“…without veering into reformist practices of little tactical or strategic value. I am aware that arguments of principle can be mounted to the contrary, but absent a practicable, totalizing strategy for revolution domestically being put forward by an MLM organization that is actionable in the here-and-now, we cannot effectively utilize many of these prison struggles as a proper springboard to corresponding actions in other areas, actions which do not translate into long-term pacification which benefits their prison administration in an objective, cost-to-us, benefit-to-them analysis. If we cannot muster the resources and external manpower to mount a facility or state-specific campaign for a tactical reform to push our agenda and continually imprint firmly in the minds of all incarcerated that we have their best interests in mind, it may be advisable to abstain from participation lest credit for the reforms go elsewhere and become politically-neutered, or, worse yet, the system co-opts the struggle as its own and touts its successes (ie. The First-Step Act). Otherwise, we are gaining no more than sporadic traction amongst those we are attempting to revolutionize, and then only of a transient nature.” (emphasis added)
As mentioned earlier, there is a nuance to the position I have taken that is obscured in comrade Triumphant’s approach to mounting an argument on principle, and that in itself constitutes an incorrect and unscientific approach to proper discourse. Quoting someone out of context may buttress a particular argument or agenda, however arguments begin to lose their strength when quotations are re-situated in their proper place. You ask, ‘how can we then deem that prison struggles aren’t aligned with anti-imperialism?’, but who has or where has such a view been advocated in the first place for this allegation to be made? As you can see, the position put forth in the original commentary advocated not an abandonment of revolutionary struggle within prisons but rather its placement within a more explicitly revolutionary framework. Refining our approach does not imply an abandonment of all struggle just to focus on study.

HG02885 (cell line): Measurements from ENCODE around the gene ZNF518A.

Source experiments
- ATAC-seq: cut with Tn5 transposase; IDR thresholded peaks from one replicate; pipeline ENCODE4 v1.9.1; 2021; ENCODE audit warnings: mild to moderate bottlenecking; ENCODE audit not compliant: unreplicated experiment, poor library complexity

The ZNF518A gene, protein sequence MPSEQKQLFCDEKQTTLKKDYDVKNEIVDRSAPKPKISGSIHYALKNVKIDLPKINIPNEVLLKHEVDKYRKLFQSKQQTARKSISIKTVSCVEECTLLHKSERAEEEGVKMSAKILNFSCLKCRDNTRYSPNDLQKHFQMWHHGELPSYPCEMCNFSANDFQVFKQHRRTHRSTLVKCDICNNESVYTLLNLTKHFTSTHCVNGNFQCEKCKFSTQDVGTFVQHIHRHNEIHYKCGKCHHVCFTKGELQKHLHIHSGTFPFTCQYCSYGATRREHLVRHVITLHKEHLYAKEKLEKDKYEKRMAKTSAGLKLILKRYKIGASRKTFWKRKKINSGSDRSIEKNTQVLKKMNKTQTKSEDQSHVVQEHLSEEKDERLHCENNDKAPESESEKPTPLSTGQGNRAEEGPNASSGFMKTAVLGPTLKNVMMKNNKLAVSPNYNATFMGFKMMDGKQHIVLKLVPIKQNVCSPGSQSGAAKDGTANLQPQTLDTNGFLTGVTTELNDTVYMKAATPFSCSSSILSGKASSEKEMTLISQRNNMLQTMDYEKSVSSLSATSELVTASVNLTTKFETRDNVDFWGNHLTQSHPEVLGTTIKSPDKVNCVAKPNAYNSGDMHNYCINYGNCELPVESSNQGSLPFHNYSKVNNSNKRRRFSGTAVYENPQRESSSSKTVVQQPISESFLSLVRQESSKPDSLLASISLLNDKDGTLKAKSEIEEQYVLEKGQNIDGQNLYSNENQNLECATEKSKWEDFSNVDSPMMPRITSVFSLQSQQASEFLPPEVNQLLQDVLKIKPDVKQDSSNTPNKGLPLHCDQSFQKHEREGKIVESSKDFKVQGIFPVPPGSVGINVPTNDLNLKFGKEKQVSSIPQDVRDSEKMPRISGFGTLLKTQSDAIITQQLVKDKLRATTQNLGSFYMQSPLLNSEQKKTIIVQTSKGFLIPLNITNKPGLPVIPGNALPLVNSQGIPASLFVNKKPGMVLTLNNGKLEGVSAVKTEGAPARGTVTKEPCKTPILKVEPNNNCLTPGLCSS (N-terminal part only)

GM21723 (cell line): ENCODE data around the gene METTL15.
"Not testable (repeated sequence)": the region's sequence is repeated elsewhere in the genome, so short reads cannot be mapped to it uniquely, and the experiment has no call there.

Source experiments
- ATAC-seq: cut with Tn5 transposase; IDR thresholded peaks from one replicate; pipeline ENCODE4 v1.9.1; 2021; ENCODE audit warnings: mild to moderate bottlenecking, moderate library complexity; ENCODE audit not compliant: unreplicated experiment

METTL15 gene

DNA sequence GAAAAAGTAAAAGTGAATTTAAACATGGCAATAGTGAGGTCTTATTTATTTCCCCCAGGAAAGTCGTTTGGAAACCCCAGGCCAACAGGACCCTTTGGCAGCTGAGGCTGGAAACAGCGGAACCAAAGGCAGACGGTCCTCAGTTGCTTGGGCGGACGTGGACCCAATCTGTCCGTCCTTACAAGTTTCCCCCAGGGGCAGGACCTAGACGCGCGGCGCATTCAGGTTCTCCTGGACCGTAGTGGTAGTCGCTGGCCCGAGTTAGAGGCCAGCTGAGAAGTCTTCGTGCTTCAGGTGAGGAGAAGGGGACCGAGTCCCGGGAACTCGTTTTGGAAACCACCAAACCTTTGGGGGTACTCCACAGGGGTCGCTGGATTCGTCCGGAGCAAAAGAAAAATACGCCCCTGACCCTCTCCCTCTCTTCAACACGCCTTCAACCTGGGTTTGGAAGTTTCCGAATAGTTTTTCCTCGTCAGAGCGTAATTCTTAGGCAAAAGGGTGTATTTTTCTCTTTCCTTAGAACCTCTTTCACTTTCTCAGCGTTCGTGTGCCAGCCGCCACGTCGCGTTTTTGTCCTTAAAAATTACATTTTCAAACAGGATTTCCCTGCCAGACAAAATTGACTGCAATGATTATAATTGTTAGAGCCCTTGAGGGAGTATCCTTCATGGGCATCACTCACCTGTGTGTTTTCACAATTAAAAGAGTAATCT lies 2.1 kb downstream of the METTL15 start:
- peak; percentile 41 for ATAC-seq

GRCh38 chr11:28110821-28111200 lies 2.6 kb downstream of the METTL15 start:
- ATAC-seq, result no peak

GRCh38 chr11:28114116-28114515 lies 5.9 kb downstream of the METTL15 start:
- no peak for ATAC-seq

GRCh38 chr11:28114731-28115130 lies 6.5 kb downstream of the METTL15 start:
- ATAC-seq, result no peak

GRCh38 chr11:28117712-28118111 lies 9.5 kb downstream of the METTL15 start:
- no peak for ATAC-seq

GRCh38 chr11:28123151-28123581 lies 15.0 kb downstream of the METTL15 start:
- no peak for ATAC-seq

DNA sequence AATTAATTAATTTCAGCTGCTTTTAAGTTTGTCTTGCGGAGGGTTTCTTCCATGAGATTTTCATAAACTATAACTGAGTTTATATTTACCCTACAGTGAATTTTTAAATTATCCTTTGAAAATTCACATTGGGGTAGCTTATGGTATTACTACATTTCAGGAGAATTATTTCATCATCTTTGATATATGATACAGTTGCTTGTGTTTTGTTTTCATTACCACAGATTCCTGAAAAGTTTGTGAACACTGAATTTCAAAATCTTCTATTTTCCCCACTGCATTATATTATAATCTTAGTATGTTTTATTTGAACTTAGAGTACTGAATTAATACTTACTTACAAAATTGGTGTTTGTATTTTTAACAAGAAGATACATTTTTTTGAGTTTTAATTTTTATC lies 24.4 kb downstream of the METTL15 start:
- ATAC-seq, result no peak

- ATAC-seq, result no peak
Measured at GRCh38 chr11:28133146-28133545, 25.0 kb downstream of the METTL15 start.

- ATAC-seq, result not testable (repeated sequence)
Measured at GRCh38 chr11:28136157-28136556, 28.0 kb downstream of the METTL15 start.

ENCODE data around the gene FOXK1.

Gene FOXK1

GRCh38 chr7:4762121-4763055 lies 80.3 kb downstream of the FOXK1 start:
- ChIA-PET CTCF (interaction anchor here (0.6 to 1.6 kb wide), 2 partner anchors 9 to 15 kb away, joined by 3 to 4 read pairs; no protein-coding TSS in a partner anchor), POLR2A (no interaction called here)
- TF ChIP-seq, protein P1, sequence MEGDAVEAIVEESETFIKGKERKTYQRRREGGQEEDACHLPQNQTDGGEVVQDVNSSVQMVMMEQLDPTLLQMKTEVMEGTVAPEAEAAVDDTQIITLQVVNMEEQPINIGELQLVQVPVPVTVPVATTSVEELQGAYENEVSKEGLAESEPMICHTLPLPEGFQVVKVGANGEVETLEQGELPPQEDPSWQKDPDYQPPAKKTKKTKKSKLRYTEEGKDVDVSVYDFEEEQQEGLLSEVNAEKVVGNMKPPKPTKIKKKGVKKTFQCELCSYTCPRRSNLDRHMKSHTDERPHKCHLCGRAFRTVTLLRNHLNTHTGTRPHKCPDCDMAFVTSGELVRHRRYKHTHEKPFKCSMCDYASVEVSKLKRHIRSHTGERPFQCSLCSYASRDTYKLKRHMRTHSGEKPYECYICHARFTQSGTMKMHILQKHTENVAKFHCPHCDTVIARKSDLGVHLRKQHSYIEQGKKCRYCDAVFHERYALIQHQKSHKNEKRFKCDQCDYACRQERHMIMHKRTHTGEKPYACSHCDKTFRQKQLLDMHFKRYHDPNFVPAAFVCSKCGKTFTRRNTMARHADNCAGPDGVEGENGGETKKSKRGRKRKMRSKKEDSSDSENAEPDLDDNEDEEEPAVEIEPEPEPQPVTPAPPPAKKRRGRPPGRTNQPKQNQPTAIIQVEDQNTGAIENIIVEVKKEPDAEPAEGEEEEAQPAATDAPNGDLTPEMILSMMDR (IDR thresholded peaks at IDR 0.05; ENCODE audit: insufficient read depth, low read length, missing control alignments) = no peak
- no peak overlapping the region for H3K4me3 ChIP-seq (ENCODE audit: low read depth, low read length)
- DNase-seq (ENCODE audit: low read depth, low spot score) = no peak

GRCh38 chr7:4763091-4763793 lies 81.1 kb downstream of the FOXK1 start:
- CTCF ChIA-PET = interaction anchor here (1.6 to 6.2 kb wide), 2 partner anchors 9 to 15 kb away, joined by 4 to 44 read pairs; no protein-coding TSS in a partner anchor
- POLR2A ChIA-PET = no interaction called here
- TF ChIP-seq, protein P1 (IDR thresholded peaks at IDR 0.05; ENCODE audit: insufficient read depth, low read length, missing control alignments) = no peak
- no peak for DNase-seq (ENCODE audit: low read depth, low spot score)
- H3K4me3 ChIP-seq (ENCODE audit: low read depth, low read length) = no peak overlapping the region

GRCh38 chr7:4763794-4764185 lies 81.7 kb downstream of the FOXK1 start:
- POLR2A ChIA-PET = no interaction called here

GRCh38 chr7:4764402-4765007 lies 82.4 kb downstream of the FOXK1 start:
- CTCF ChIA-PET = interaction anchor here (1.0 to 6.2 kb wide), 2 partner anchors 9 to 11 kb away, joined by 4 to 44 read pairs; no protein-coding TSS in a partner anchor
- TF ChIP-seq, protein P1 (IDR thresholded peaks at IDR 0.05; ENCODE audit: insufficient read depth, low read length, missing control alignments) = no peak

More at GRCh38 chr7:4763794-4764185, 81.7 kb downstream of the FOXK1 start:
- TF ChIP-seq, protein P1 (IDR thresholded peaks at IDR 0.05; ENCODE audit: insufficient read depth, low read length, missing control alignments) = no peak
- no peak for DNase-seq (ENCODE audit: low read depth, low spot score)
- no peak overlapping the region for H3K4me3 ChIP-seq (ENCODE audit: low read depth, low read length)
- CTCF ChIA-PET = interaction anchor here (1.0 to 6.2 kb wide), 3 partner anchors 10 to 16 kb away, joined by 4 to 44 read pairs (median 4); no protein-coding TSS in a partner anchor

It is agreed that the materialist dialectic can be applied in all manner of social phenomena, and the Amerikan injustice system and the struggle between prison staff and the captive population are no exception. But the real question is, should it be applied in this particular instance in the manner which the Team One Formation, K.A.G.E. Universal and others have done thus far – that is, pushing for minor reforms largely divorced from a wider revolutionary anti-imperialist agenda resulting in pacification once concessions are made? I would argue that advocating for these various minor reforms to address the prison masses immediate needs can be classified as (presupposing these formations desire revolution or claim communism as their goal) right opportunist deviations.
Right opportunism is an error in practice that occurs when an organization attempts to embed itself in the masses and in doing so gives up a clear revolutionary program in the interest of fighting for immediate demands. This leads to economism/workerism (or in this case ‘prisonerism’), which is the purview of reformism: solely focusing on economic demands (economism), or the demands of prisoners.